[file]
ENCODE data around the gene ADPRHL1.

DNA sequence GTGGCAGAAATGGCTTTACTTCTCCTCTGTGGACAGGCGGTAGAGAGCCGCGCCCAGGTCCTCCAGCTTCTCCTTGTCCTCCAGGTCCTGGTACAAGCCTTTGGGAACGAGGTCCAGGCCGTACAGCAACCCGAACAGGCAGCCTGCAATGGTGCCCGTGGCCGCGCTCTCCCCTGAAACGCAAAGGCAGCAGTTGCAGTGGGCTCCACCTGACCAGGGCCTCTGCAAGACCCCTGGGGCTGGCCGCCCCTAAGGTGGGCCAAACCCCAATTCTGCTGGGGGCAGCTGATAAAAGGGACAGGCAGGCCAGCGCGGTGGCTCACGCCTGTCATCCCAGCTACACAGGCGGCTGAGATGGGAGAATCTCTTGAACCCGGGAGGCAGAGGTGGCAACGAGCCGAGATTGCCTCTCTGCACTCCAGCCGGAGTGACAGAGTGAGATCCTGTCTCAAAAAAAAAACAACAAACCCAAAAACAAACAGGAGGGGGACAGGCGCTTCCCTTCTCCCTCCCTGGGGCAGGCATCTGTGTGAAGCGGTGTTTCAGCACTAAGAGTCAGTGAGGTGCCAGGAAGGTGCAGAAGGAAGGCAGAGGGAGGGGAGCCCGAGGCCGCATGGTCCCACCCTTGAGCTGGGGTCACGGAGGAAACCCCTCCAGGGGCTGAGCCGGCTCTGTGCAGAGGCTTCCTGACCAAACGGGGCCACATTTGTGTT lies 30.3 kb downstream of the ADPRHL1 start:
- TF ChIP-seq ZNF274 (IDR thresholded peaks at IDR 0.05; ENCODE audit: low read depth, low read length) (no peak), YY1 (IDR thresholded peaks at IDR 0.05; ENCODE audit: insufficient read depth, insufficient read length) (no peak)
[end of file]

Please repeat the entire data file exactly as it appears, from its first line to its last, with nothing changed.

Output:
ENCODE data around the gene ADPRHL1.

DNA sequence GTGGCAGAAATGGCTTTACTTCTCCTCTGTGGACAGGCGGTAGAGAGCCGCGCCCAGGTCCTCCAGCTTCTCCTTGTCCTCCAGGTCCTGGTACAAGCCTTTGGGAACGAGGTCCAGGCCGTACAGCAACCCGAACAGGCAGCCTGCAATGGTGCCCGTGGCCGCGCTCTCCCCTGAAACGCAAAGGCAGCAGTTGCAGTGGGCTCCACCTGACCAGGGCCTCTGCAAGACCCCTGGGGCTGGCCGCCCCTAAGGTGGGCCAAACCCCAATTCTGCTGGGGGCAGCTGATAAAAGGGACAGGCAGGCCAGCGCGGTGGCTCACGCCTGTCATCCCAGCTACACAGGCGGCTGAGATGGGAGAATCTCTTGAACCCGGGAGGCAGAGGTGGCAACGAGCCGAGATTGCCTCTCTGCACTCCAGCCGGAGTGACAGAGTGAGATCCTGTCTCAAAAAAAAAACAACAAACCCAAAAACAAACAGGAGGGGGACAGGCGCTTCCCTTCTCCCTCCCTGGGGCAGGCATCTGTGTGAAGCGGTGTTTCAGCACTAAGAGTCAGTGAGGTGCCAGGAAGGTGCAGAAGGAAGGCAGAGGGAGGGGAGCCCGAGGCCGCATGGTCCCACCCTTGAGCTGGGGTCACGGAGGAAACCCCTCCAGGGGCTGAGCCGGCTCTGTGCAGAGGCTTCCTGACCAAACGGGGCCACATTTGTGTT lies 30.3 kb downstream of the ADPRHL1 start:
- TF ChIP-seq ZNF274 (IDR thresholded peaks at IDR 0.05; ENCODE audit: low read depth, low read length) (no peak), YY1 (IDR thresholded peaks at IDR 0.05; ENCODE audit: insufficient read depth, insufficient read length) (no peak)